To the extent that the more modern factor funds can learn from the analysis of Balanced funds would be useful. Further the sooner they move away from analyzing only the published financials the better. This week Goldman Sachs* reported its third quarter results. Going back to my early experience of taking Securities Analysis under Professor David Dodd of Graham and Dodd fame, I reconstructed elements of the balance sheet and income statement. While the reported results were significantly better than the "street" expectation, the stock rose only slightly. In my analysis I noted the shift in the investment banking line to more advisory and a smaller amount of underwriting. In addition, I was conscious that non-compensation expenses were sharply curtailed, plus I saw a shift in the number of employees involved in investment banking and technology (investment banking was reduced, IT was increased). All of these observations added up to the conclusion that the firm is changing and the past record and ratios are of less value today than in the past. Yet many algorithms based on the pure reported results would not have picked up these changes as used by factor funds.

*Held in the private financial services fund I manage.

Longer Term Observations

The number of US publicly traded companies has declined by half over the last 20 years, but the average size of companies is now six times larger. To some degree this means there is less of a need for a large corps of analysts, particularly covering small companies. But this may well be a chicken and egg argument, for over time the level of commissions has shrunk as has spreads between the bid and asked. I suspect that many of the small company analysts that I grew up with are still delving into small companies for their own account, but are not sharing their work with clients. This could work out well for those of us who do not like crowds.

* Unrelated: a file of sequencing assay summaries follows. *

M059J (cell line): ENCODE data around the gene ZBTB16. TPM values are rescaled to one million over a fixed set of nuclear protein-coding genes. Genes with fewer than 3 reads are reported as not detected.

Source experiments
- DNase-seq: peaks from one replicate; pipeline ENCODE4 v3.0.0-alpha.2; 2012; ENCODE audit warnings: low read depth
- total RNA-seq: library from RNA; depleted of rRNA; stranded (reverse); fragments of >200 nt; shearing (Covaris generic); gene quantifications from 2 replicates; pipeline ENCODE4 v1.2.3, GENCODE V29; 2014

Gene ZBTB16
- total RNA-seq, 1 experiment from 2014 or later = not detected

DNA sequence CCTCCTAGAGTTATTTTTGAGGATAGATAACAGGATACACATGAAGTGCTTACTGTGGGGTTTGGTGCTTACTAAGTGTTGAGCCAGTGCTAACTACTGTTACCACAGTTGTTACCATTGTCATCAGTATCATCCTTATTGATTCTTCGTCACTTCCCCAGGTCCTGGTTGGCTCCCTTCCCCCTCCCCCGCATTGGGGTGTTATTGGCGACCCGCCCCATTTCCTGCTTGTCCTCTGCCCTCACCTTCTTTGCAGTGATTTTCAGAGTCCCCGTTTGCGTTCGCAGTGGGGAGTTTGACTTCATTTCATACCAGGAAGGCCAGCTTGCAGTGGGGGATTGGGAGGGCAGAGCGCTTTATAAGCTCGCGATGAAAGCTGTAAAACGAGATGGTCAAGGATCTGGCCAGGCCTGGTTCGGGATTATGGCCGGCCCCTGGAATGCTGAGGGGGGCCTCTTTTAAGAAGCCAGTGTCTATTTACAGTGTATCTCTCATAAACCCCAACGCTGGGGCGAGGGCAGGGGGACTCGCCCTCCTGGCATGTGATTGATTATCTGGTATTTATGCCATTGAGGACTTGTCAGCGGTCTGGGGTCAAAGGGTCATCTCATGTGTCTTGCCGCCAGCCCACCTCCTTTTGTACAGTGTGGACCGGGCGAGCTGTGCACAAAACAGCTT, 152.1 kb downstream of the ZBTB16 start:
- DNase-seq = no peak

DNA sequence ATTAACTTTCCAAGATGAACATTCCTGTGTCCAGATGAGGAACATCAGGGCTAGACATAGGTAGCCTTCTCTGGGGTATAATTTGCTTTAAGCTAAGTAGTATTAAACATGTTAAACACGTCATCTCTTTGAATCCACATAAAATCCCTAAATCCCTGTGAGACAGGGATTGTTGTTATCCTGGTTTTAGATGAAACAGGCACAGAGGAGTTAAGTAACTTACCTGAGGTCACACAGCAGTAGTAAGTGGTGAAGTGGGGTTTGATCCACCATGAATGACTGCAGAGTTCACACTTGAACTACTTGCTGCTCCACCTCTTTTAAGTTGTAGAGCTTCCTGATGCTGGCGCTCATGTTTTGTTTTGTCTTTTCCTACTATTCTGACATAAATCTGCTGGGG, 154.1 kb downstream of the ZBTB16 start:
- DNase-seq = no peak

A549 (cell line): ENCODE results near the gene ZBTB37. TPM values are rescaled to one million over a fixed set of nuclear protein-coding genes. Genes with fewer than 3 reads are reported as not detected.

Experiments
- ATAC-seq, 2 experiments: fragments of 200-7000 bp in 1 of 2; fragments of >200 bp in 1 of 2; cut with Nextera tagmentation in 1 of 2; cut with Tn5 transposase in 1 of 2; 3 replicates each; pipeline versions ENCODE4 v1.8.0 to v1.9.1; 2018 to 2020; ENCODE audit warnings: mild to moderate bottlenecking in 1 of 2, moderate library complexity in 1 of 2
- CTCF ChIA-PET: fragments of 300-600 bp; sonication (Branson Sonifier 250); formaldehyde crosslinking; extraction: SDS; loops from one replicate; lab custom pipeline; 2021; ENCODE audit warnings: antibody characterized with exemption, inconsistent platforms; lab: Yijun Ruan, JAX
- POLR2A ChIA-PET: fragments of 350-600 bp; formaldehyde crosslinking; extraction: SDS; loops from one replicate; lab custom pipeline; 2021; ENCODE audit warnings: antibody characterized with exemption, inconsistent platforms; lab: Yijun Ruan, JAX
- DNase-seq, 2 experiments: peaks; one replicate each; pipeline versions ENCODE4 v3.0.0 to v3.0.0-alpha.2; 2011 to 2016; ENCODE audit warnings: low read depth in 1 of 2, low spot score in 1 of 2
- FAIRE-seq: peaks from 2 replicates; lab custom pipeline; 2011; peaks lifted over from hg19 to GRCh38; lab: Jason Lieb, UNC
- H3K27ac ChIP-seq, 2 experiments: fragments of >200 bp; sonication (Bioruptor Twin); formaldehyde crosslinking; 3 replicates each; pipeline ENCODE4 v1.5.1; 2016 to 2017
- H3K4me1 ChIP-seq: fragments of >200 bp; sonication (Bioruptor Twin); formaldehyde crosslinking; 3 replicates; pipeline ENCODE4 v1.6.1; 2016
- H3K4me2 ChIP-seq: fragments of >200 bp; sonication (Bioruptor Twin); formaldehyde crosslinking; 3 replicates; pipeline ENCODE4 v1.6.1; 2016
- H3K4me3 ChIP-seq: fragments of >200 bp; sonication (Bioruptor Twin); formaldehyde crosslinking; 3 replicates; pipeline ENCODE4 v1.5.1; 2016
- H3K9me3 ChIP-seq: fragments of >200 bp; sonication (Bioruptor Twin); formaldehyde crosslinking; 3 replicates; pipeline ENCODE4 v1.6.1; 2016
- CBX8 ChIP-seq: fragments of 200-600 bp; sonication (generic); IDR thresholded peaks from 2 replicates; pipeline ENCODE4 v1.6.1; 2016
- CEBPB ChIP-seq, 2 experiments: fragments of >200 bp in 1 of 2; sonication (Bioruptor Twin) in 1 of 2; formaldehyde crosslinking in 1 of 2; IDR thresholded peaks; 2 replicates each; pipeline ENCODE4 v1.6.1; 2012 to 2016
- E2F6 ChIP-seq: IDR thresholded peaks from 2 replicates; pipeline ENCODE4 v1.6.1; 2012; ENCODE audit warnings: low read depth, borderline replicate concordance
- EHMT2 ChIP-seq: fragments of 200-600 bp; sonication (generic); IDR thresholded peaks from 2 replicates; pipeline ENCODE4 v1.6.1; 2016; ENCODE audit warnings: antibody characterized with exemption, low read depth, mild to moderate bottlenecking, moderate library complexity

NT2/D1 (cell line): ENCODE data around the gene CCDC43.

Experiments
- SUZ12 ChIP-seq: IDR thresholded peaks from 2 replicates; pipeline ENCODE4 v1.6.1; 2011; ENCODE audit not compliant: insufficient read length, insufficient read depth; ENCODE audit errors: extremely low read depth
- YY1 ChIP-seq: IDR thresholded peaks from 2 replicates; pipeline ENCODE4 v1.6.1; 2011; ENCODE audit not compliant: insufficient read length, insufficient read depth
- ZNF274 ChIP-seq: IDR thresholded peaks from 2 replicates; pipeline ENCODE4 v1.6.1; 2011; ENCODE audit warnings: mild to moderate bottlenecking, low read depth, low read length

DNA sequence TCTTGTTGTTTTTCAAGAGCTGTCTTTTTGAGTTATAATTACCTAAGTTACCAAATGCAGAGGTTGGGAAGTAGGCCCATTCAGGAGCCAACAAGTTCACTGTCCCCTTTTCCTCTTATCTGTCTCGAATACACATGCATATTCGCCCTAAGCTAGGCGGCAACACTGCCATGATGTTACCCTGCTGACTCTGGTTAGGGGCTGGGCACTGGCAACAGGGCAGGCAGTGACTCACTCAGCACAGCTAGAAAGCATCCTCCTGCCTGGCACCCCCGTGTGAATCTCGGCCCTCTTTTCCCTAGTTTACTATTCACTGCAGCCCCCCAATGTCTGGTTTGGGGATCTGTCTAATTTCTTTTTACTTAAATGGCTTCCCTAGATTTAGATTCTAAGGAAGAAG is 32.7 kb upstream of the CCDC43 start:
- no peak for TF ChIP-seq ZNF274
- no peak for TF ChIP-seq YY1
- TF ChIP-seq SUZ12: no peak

One of the reasons that there are fewer companies could be that the global development cycle has been shortened. Thus lower cost entrepreneurs with reasonable to better technology can quickly enter a market for new products and can rapidly capture market share that would not have been possible twenty years ago. So our protective umbrella has been pulled down.

Perhaps linked to this thought is that, according to recent surveys, 82% of parents in China today believe that their children will be better off in the future than the parents are now. In the US only 32% of the parents felt the same way. My guess is that these expectations will narrow, in part because the US will continue to disproportionately attract some of the best and brightest.

Question for the week: Do you separate your investment views by time periods?